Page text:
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PostPosted: Sun Aug 21, 2011 2:34 pm 
retrobike rider
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I've just bought some SS floating rotors, and the 180 up front runs really close to the fork leg. You can barely fit a piece of paper between the rotor and the fork. Is there a way to space it out? I've been thinking of changing hubs anyway, but would that make any difference?


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PostPosted: Sun Aug 21, 2011 3:16 pm 
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Dont think chaging hub would make a difference

If you really need the gap, put a spacer on your axle assembly and then drop the wheel back in


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PostPosted: Sun Aug 21, 2011 7:09 pm 
retrobike rider
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Can you do that on the front too?


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PostPosted: Sun Aug 21, 2011 7:48 pm 
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eeek!!! that is close. :shock:

what forks - are they designed for use with 180 ?

had a look as mine and would guess that your fork is for post mount calliper and it is the the lump for the mount that is getting close to the disc.

is this a "feature" of this disc? have your tried Hope floating discs?

if it is the disc, the easier solution is to send them back and buy Hopes, or run 160 mm on front.

depending on what hub you have fitted, you can machine it down but that would need the right machine tools.


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PostPosted: Sun Aug 21, 2011 8:08 pm 
retrobike rider
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The forks are Fox F120 rlc's post mount I've had 203mm hope floating rotors on there before but using hope hubs. I've now put the forks on a different bike using an XT hubs and these SS rotors and now too close, thats why i wasn't sure weather the hub made any difference? I might put the SS rotor on my hope hub see if it makes any difference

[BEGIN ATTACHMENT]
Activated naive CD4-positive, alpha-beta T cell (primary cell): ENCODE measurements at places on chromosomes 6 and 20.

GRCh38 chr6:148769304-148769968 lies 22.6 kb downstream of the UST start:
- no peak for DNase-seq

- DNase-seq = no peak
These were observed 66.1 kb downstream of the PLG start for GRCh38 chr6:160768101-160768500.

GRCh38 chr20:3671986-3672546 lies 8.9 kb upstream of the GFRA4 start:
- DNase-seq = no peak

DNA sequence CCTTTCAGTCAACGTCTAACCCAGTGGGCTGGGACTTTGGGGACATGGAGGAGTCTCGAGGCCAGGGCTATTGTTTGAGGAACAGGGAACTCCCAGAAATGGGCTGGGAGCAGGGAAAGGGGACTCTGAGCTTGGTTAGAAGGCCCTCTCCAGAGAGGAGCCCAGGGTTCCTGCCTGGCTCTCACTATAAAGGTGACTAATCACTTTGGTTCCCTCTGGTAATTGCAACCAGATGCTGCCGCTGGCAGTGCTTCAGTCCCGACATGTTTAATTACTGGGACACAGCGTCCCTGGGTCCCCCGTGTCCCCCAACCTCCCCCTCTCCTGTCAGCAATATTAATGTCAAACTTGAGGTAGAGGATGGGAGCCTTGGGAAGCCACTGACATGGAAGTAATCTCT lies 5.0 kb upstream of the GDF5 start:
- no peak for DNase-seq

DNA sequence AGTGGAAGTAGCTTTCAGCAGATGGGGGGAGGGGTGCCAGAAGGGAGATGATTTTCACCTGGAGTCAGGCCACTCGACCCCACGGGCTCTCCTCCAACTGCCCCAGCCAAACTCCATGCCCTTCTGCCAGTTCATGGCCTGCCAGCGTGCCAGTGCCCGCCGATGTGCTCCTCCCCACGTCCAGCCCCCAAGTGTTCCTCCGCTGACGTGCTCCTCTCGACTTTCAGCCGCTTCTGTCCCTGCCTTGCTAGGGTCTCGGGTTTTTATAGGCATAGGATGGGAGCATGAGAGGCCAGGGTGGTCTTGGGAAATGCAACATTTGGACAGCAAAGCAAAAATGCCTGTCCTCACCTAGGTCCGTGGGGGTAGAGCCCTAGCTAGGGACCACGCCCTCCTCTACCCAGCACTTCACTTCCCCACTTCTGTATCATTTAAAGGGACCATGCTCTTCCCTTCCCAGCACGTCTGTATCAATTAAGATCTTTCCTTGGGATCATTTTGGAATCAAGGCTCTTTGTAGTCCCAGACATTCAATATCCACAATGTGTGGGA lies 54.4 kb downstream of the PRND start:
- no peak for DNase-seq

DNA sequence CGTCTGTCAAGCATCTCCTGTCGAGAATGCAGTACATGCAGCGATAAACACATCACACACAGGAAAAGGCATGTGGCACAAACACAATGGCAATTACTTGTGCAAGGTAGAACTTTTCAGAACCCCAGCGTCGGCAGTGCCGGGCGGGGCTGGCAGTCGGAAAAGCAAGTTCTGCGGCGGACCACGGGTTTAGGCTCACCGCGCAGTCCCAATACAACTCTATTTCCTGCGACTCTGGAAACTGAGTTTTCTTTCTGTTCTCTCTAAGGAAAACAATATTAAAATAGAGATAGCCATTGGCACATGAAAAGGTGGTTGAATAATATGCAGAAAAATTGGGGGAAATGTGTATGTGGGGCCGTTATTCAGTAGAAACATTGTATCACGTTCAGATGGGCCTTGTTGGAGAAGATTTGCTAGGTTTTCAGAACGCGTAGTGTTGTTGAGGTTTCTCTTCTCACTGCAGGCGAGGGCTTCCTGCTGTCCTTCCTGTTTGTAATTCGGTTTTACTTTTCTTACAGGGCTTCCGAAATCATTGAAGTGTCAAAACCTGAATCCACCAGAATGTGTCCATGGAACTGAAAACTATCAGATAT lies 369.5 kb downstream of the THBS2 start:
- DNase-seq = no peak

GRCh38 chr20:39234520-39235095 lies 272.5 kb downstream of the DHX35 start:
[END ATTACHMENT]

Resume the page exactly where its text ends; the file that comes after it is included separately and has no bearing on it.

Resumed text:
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PostPosted: Sun Aug 21, 2011 8:23 pm 
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Scarfacexxx08 wrote:
Can you do that on the front too?


As long as its not too much, i have done it before. Need a little wiggle to get it into the fork again)sometimes not though!)
But will be fine, just not too fat a spacer which im sure you would realise would be too much anyway


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PostPosted: Mon Aug 22, 2011 4:18 pm 
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Scarfacexxx08 wrote:
Can you do that on the front too?


If you do then you'll have to force the sliders further apart to get the wheel in which, if you think about it, isn't a good idea. It could lead to increased bushing wear and increased stiction. It's not a real solution, it's just a bodge.

The only way that this method would work would be if you added say 1mm on the brake side and removed the same from the other side to maintain the same OLD but effectively move the rotor mounting face 1mm inboard.
You'd be getting all "non standard" though and you'd be unable to just swap a wheel if you ever needed to.
Changing hubs will make (in theory) no difference, though in practice you might find a few thou. difference in the lock nut/rotor face dimension.

Post a photo or two of the problem......


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PostPosted: Mon Aug 22, 2011 4:25 pm 
retrobike rider / Gold Trader
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I have almost the same problem with the same forks, if they are standard QR?

I found that Avid and Superstar rotors didn't rub on the post mount, but the Hope floating rotors I'm now using frequently catch it and are a bugger to set up so they don't. A real PITA when you carry your bike in a hatchback and have to remove the front wheel to get it in!

I wonder if the problem is actually with the forks themselves and the post mount.


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PostPosted: Mon Aug 22, 2011 6:18 pm 
retrobike rider
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I put a very small shim on today and its now perfect, the forks still slid on without any problems. Its still running really close, but with enough clearance


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PostPosted: Mon Aug 22, 2011 6:21 pm 
retrobike rider / Gold Trader
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Did you make or buy the shim?

I spoke to Hope after making the post above, they said it was a known problem with some wheels (I run Mavic Freerides) and that my alternative would be to run solid rotors or shave a mil off the post mount.


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